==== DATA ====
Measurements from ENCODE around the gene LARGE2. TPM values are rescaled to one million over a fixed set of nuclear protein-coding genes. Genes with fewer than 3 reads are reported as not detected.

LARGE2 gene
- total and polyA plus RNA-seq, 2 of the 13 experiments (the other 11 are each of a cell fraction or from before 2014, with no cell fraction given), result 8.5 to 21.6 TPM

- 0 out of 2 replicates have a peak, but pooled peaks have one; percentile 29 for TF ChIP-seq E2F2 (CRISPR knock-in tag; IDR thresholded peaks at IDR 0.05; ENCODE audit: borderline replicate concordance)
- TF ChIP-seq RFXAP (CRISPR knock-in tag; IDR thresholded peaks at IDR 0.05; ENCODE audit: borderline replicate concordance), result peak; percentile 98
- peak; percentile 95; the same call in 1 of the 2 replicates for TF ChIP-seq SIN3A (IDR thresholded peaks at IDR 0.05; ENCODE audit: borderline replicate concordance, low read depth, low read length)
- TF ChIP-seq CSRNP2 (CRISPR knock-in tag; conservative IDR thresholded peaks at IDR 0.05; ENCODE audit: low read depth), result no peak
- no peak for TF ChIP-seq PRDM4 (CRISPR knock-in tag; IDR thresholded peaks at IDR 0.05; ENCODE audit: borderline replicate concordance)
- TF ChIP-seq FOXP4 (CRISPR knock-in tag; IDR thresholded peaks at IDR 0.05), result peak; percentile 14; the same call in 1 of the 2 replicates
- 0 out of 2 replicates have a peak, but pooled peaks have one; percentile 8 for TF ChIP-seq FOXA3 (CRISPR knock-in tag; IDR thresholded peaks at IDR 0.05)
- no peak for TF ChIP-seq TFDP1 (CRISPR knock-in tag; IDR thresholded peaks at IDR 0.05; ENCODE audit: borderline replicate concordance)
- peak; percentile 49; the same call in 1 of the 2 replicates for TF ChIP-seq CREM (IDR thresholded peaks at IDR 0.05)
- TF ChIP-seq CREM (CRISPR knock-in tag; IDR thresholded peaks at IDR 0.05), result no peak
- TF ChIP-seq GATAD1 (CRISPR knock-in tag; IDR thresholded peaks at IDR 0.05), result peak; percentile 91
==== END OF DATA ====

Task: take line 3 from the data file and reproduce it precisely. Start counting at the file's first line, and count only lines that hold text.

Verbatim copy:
- total and polyA plus RNA-seq, 2 of the 13 experiments (the other 11 are each of a cell fraction or from before 2014, with no cell fraction given), result 8.5 to 21.6 TPM